Arunachala waiting for the monsoon

by

It is early June. After the two months that are the hottest of the year, now it is time for the annual Southwest Monsoon. During these hot months there is usually no rain and days have temperatures that reach 106 F / 41 C. In Tiruvannamalai the monsoon does not start with the kind of downpour and dancing joyful people like you might see in an Indian movie.  We just get periods, usually pretty short, of rain. Maybe it stays for a few hours. There is a reasonable amount of rain each year. The average is 85 CM. This is more than we got in our previous home in California in the USA. The most rain usually falls during the Northeast Monsoon, October – December. There is less rain during the summer Southwest Monsoon, since Tiruvannamalai (and coastal Tamil  Nadu) is in the ‘rain shadow of the Western Ghats.

The plants on and around the mountain have all had to adapt to these conditions, and somehow survive the hot dry months until the monsoon brings rain and relief. Some seem to withdraw their life within the roots, dropping all their leaves and looking for all the world like they are dead. Some seem to keep some minimal life  going. Some have their leaves seem to dry out, bending in on themselves as they dry. (These leaves will later, when the rains come, plump out and resume a more lush state.) Other plants, though, are flowering now, so that the new seeds will be produced in the coming time of plenty.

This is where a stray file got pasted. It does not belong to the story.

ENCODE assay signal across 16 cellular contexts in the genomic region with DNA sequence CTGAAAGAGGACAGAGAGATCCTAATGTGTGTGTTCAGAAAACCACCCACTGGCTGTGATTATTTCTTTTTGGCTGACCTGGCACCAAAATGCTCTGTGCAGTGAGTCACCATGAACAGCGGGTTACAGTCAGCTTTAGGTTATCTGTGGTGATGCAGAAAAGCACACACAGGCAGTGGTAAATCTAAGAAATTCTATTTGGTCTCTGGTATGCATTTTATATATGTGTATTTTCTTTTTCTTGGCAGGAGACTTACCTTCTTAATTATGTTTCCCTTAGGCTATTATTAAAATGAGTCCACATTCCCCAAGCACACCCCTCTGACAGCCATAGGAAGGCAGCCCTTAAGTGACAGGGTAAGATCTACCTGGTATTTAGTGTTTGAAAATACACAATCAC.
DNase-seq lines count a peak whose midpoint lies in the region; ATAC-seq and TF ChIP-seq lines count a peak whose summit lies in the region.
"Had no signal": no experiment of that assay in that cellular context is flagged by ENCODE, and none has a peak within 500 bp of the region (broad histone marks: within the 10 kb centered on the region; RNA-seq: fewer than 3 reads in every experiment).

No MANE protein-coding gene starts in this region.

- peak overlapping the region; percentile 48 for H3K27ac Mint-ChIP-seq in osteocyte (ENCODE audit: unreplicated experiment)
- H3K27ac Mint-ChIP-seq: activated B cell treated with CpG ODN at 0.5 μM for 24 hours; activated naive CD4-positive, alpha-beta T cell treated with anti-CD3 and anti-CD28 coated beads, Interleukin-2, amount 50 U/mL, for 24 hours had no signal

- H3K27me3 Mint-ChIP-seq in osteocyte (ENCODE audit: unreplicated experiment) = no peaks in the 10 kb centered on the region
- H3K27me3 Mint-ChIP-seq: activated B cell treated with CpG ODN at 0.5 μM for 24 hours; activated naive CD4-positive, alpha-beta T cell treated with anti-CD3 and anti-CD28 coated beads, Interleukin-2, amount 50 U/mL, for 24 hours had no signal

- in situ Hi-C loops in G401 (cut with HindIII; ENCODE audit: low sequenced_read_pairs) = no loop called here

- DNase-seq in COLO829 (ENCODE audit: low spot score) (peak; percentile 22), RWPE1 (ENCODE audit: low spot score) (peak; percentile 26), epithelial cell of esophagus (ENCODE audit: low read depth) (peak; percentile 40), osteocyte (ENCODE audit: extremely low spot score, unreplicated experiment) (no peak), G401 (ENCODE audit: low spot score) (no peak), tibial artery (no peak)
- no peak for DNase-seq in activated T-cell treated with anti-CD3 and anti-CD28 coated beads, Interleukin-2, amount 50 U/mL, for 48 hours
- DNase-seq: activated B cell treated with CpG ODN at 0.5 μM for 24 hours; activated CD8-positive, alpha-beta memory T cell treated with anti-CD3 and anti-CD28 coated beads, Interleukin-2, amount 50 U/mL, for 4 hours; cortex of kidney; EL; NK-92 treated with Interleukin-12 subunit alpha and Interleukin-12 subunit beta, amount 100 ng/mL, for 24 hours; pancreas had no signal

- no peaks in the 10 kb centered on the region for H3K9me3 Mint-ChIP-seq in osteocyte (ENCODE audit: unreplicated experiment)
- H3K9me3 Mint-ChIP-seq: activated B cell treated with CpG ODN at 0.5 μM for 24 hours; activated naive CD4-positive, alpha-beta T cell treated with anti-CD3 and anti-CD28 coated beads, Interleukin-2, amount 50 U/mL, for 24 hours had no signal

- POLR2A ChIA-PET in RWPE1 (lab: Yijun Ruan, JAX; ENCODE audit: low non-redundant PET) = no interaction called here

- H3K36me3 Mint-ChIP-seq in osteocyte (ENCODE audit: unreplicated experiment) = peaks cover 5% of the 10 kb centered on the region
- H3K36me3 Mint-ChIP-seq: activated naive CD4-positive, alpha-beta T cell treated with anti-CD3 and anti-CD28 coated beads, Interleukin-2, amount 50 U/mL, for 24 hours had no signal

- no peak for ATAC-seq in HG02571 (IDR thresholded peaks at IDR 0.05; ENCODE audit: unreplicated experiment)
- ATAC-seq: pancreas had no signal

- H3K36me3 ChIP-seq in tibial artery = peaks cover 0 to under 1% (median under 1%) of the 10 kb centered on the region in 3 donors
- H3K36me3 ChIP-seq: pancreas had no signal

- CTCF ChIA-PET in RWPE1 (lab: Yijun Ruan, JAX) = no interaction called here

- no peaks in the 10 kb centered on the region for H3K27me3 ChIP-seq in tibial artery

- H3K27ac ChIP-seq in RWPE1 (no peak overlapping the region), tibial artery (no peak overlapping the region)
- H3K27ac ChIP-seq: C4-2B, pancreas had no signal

As we walked around Arunachala in the early morning recently I took a few pictures to show you what the plant life looks like, waiting from the monsoon.

It is maybe 5:45 in the morning. The rising sun is behind the clouds this morning. Is this the day the monsoon will come? The ground around us is dry and all the grasses are brown, the same color as the dirt.

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These are some form of sage, salvia, extremely rugged and drought tolerant. Now they seem just barely alive, mostly pulled within, waiting for rain.

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Behind the dried brush, Arunachala rises (here, Parvati Hill), with some greenery still alive.

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Here is one of the plants that makes up the brush. If you cut into a branch you will see that it is still alive, even though there are no leaves and it looks dead. This plant is a common one here.

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Here this brush is in the foreground, with The Elephant in the background.

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Continuing to walk under the morning clouds, mostly dry brush around us.

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Here is a nice photo of the head and trunk of The Elephant.

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Dry bush lines the path.

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The Frog Pond is dry as a bone. It was worked on and dug out during the summer to expand its water handling capacity. Now if there only were some water.

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Small flowers are on a branch that extends over the Frog Pond. The flowers seem like tufts of cotton.